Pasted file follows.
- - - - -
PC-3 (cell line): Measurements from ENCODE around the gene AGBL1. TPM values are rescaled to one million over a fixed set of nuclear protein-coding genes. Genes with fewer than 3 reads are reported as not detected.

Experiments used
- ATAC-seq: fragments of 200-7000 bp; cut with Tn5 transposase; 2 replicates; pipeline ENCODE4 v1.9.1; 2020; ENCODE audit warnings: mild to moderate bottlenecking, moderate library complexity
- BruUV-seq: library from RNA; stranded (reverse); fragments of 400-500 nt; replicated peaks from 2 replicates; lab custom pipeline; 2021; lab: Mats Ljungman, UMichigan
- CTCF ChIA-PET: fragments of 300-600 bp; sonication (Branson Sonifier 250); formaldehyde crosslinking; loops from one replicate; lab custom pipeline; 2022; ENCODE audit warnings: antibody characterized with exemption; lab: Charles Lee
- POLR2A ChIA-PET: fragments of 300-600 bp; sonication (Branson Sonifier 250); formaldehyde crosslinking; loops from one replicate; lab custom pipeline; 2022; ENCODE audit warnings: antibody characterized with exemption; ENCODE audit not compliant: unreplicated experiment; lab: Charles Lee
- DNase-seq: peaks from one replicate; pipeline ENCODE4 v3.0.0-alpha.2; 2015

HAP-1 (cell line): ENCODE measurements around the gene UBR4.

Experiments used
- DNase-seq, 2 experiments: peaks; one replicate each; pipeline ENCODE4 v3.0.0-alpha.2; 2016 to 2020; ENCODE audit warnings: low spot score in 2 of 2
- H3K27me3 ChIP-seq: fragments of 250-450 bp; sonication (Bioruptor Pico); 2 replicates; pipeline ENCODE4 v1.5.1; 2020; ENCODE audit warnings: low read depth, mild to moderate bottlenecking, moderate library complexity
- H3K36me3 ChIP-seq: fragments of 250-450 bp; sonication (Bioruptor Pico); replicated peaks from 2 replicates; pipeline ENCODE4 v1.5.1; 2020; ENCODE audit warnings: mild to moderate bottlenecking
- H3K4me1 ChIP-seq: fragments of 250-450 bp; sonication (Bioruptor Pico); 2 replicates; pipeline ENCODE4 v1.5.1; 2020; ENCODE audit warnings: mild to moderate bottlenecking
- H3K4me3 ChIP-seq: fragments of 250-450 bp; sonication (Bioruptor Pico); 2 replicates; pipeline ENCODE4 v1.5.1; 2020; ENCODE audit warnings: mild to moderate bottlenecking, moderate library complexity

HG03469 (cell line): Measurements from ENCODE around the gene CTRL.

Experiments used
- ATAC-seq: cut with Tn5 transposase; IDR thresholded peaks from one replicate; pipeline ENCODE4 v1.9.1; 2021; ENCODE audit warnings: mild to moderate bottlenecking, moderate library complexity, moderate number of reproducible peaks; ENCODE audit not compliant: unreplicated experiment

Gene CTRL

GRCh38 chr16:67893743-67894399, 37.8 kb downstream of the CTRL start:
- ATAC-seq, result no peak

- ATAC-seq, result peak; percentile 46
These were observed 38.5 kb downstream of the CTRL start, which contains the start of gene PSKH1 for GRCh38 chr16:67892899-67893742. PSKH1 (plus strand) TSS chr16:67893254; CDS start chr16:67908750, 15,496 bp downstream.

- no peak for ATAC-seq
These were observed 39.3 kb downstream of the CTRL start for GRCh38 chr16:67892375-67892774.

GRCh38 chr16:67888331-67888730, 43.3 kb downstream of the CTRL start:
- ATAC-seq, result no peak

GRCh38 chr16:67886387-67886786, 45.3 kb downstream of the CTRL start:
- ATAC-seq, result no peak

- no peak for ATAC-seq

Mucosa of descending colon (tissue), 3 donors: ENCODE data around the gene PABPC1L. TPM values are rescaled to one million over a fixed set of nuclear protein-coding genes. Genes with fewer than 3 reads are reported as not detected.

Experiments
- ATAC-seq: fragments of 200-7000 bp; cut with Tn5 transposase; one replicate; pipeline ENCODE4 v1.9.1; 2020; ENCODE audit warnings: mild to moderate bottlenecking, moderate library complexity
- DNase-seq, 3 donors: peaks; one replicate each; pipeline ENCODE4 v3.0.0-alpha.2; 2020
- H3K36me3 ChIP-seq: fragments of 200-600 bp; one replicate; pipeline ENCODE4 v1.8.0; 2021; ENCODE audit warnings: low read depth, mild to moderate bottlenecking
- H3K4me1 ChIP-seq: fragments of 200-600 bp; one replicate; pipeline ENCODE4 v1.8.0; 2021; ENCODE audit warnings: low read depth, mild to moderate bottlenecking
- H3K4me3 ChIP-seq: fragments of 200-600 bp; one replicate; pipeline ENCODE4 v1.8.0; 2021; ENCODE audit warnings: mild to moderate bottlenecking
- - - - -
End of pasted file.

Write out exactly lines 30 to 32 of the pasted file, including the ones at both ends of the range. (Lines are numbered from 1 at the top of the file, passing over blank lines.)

Mucosa of descending colon (tissue), 3 donors: ENCODE data around the gene PABPC1L. TPM values are rescaled to one million over a fixed set of nuclear protein-coding genes. Genes with fewer than 3 reads are reported as not detected.

Experiments
- ATAC-seq: fragments of 200-7000 bp; cut with Tn5 transposase; one replicate; pipeline ENCODE4 v1.9.1; 2020; ENCODE audit warnings: mild to moderate bottlenecking, moderate library complexity